For 150 years, the theory of natural selection helped to explain why males are ‘wired’ to be more aggressive, and understandably more competitive than females.
It was considered part of the hunter-gatherer persona, while women were stay-at-home nurturers, evolutionarily programmed to care rather than compete.
If evolution is responsible for a lack of competitiveness in women, we cannot expect to see equality in the workplace for another few centuries, if not millennia.
This theory supports the current status quo as to why there are fewer women in leadership roles than men, and why, even when they get there, they are paid less for equal work.
This premise assumes that women cannot produce equal work because they are not genetically equal.
If women are less productive and generate lower quality work, the principles of capitalism and meritocracy dictate that they should be paid to match their lesser output.
If Darwin said it, it must be true!
Don’t get me wrong! Darwin was a visionary and a genius. His research has formed the foundations of natural history, and thanks to him, we’re that much closer to understanding who we are and where we came from. As a species.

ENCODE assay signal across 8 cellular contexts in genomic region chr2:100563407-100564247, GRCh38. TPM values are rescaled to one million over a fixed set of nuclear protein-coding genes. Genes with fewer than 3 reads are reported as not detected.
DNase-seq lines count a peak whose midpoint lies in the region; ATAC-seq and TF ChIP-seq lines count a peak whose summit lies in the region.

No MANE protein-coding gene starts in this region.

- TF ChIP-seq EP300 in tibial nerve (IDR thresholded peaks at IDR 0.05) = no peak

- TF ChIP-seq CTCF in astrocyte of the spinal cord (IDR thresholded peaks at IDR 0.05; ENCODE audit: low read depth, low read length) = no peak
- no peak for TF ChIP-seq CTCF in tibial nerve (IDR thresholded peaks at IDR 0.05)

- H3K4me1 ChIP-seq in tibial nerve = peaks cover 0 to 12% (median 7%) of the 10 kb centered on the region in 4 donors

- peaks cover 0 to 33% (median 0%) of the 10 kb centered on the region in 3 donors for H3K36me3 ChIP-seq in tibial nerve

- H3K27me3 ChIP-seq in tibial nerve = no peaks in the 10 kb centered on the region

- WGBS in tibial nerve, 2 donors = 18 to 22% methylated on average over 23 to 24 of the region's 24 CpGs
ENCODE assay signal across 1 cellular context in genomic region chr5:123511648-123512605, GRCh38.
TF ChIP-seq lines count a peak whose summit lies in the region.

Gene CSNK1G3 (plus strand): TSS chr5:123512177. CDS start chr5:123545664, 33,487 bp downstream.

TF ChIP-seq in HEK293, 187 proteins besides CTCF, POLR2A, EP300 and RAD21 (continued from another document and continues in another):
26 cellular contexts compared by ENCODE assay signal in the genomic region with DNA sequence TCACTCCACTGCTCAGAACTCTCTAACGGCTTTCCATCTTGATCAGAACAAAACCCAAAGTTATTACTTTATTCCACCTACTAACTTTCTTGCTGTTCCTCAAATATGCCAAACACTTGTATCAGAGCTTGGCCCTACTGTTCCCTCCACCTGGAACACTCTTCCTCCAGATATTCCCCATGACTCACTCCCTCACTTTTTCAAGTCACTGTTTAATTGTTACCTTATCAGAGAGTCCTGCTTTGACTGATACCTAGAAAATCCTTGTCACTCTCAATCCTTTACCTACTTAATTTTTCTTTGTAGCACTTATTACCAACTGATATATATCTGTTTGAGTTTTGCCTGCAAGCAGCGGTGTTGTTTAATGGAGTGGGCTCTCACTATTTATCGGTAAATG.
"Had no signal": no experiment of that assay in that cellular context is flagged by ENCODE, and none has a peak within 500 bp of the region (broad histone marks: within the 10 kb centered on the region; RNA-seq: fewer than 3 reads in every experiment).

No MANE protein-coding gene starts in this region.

As far as gender goes, the balance of nature and nurture pokes gaping holes in the go-to assumption that women are weaker because of evolution.
The world is generally patriarchal and patrilineal, but there exists small pockets of civilisations that are matriarchal, like the Khasi people of northeast India.
By studying gender relations, motivations and struggles in these societies, researchers have debunked the myth that nature dictates gender roles.
Researchers behind one of my favourite books on the subject, The Why Axis: Hidden Motives and the Undiscovered Economics of Everyday Life, analysed the traditions, cultural practices, and everyday activities of men and women in the northeast Indian Khasi community as well as the fiercely patriarchal Maasai people in east Africa.